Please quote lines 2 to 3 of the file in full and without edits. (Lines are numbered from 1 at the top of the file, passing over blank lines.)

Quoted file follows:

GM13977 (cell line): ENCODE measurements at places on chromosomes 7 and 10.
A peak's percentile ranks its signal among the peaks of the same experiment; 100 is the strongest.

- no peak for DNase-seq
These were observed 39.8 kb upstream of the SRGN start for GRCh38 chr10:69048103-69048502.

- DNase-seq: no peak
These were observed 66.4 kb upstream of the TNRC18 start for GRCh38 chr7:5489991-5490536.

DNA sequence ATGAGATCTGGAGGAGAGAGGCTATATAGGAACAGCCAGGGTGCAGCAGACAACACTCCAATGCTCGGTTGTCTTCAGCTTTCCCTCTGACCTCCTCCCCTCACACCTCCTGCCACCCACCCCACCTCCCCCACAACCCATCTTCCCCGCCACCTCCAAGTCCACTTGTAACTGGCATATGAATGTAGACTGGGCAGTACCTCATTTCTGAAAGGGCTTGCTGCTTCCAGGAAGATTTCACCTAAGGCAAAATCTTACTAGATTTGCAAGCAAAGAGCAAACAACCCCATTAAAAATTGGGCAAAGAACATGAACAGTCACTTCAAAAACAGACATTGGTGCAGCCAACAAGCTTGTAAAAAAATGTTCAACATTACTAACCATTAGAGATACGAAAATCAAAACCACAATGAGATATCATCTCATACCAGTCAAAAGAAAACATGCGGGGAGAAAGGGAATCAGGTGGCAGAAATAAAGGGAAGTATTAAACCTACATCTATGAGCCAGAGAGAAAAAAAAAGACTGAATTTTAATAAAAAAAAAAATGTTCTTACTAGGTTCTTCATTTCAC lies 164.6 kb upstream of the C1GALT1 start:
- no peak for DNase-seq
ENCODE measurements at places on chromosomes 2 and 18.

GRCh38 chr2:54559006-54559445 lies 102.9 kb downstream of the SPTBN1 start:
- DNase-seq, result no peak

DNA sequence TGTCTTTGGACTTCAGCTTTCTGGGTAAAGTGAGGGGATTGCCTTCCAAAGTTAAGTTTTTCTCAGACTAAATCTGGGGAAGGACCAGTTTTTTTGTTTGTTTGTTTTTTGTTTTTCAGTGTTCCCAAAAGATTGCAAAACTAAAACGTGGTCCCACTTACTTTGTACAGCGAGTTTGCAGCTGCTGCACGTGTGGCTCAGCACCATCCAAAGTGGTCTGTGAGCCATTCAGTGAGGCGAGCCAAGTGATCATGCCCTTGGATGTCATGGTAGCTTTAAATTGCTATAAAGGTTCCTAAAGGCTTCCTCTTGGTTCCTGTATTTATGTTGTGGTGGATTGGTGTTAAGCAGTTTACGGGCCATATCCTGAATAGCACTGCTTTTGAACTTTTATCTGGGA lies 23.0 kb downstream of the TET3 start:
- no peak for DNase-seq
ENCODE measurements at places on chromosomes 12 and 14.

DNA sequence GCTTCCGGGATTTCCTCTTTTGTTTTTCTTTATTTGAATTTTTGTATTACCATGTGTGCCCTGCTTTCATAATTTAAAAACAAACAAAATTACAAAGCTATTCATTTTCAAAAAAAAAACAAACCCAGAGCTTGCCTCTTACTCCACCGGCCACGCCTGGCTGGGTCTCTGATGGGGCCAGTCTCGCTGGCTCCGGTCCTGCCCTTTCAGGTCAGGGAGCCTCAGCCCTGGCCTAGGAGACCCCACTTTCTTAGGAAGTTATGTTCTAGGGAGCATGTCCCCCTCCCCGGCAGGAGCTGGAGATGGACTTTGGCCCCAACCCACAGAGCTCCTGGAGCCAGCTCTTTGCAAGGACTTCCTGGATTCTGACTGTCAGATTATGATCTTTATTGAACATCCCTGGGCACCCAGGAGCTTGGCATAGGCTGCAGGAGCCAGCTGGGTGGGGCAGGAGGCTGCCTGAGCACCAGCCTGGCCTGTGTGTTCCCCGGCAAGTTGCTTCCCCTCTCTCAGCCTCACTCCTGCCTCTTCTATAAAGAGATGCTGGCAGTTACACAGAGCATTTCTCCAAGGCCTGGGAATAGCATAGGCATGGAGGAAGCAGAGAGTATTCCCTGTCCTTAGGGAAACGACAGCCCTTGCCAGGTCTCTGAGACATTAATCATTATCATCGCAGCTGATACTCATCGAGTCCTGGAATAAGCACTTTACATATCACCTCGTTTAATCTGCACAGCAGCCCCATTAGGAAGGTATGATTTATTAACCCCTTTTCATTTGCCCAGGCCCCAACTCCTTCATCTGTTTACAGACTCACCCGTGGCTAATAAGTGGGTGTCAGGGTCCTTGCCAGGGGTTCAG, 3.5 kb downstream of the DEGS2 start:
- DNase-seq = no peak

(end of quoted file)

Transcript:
A peak's percentile ranks its signal among the peaks of the same experiment; 100 is the strongest.

- no peak for DNase-seq